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IrelandCorkWest CorkAllihiesCOPPER MINES VILLAS CORK., Allihies, Cork



4 beds 1 bath End of Terrace House
#4 of 16 Properties Viewed in Allihies
Irish Rural Homes
Irish Rural Homes
Tel: 085 739 9250
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COPPERMINE VILLAS, Allihies, West Cork €185,000 - For Sale By Private Treaty End of Terrace House, 4 Bedrooms, 1 Bathroom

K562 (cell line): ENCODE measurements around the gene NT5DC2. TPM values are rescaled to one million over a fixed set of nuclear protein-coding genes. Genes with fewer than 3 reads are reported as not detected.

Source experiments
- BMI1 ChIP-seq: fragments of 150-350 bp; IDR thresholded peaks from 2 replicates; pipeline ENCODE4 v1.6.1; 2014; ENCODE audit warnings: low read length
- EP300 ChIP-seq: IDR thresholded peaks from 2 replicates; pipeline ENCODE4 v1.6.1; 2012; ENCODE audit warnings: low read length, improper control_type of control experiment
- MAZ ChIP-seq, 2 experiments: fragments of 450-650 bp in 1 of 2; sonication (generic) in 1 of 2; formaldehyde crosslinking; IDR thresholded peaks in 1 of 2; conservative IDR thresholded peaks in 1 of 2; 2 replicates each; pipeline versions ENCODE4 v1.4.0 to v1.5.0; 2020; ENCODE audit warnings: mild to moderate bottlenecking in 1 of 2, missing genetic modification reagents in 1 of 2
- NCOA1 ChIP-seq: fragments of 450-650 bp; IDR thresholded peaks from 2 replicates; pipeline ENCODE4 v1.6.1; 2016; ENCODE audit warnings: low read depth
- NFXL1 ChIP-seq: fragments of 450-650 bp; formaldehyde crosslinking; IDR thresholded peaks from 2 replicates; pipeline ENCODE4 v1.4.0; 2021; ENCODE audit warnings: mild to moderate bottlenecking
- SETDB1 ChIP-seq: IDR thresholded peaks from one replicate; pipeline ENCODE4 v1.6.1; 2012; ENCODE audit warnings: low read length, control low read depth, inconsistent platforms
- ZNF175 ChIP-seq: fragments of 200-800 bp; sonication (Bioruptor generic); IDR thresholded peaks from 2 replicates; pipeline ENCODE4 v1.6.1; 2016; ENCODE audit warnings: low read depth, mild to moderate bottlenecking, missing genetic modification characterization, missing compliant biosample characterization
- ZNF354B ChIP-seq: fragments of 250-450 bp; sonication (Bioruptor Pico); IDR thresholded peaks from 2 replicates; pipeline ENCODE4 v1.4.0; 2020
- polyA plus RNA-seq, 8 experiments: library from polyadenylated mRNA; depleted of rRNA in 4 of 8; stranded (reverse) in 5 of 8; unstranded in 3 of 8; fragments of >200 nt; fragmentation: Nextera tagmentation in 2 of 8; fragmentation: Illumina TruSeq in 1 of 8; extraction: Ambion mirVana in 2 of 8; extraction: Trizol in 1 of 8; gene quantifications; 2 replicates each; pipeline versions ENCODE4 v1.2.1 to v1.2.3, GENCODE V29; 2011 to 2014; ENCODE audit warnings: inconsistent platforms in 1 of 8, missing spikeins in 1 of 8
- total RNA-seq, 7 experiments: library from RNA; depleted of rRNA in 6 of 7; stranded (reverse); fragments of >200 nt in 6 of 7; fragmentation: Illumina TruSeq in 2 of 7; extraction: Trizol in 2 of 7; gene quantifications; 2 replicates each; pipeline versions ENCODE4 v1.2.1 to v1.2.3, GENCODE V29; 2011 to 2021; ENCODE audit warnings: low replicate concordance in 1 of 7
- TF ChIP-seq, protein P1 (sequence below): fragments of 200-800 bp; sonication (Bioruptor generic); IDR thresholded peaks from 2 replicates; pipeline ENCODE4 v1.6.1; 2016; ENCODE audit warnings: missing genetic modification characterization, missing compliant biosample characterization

Irish Rural Homes are delighted to introduce this charming 4-bed residence to the market, located AT COPPERMINES VILLAS ALLAHIES CO CORK. These spacious 4 star deluxe homes are located in the picturesque village of Allihies, on the scenic Beara Peninsula, with the old Copper Mine Engine House overlooking it.- Spacious Homes circa 120 sq.m (1100 sq. ft) - Four bedroome deluxe home- 4 star quality- Short walk into the village only a short distance from Allahies village and with a view that can only be described as breathtaking this property is sure to be popular with investors and holiday makers alike. The property is laid out with a kitchen and lounge downstairs and 4 Bedrooms on the first floor. Viewing Highly recommended History of copper mining From the Bronze age the area had been a site of copper-mining. In 1812 John Lavallin Puxley (1772-1856) established a company to operate the Berehaven copper mines at Allihies. During the following century, between 1812 and 1912, 297,000 tons of ore were recorded as passing through Swansea from Allihies mines.[3] An attempt was made to restart mining in the late 1950s by a Canadian mining company, but was not progressed. Daphne du Maurier’s novel Hungry Hill is a fictionalized saga of several generations of a mine-owning dynasty and based loosely on the history of the Puxley family.[4] There are three ruined Cornish engine houses visible from Allihies. The most prominent is the Mountain Mine man engine house, located on the mountain above the village and installed by the noted Cornish engineers Michael Loam and Son in 1862. In the late nineteenth century newly developed sources of copper ore in Africa, the Americas and Australia were being worked. Following a resulting fall in the worldwide price of copper, the Allihies mine closed in 1884. The Berehaven area then saw large-scale emigration, as many of the miners who left Allihies found their way to newly-developing mining centres in the United States and Canada. Among these centres is Butte, Montana, where many families (Lowneys, Harringtons and many others) trace their ancestry to Allihies and the Beara peninsula.[5][6][7][8] Can-Erin Mines during the 1950s and 1960s dewatered the Mountain Mine and conducted evaluation drilling. The company noted that the Mountain Mine “has significant untested resource potential” [9] Engine house of the Mountain Mine. The Mountain Mine engine house has recently (2003) undergone conservation by the Mining Heritage Trust of Ireland.[10][11] The completed conservation project and some of the underground mine workings were the subject of the TV documentary programme "Townlands" on RTÉ One in 2005.[12] Festivals The annual Allihies Festival traditionally takes place on the 15th of August. It usually features horse racing - a practice probably dating from the time of more widespread use of horses and ponies in the copper mining industry.[citation needed] It takes place in a setting between the ocean and the surrounding mountains. The festivities now extend through the week and feature music, bale tossing and other events. In 2008-9 the village also hosted the Michael Dwyer Festival of Traditional Irish music, which commemorates the life of a Beara musician and composer. Presidential visits In 2007 the parish was visited by the President of Ireland, Mary McAleese for the opening of the Allihies Copper Mine Museum, commemorating the area's mining heritage. The museum is housed in the chapel built by Cornish miners in 1845. The veins of copper at Allihies were discovered in 1812 and worked until 1884 and many Cornish mine captains, miners and craftsmen were employed alongside Irish people. The village also attracted attention in June 1990 when it was chosen as one of the first places that Mary Robinson visited in her successful campaign for election as President of Ireland. Children of Lir legend The mythical story Children of Lir is well known in Ireland, with several areas claimed as the landing spot of the swans after their 900-year journey on the seas. One version of this oral tradition holds that the children of Lir were buried in Allihies. A site associated with this tradition is located near the village.
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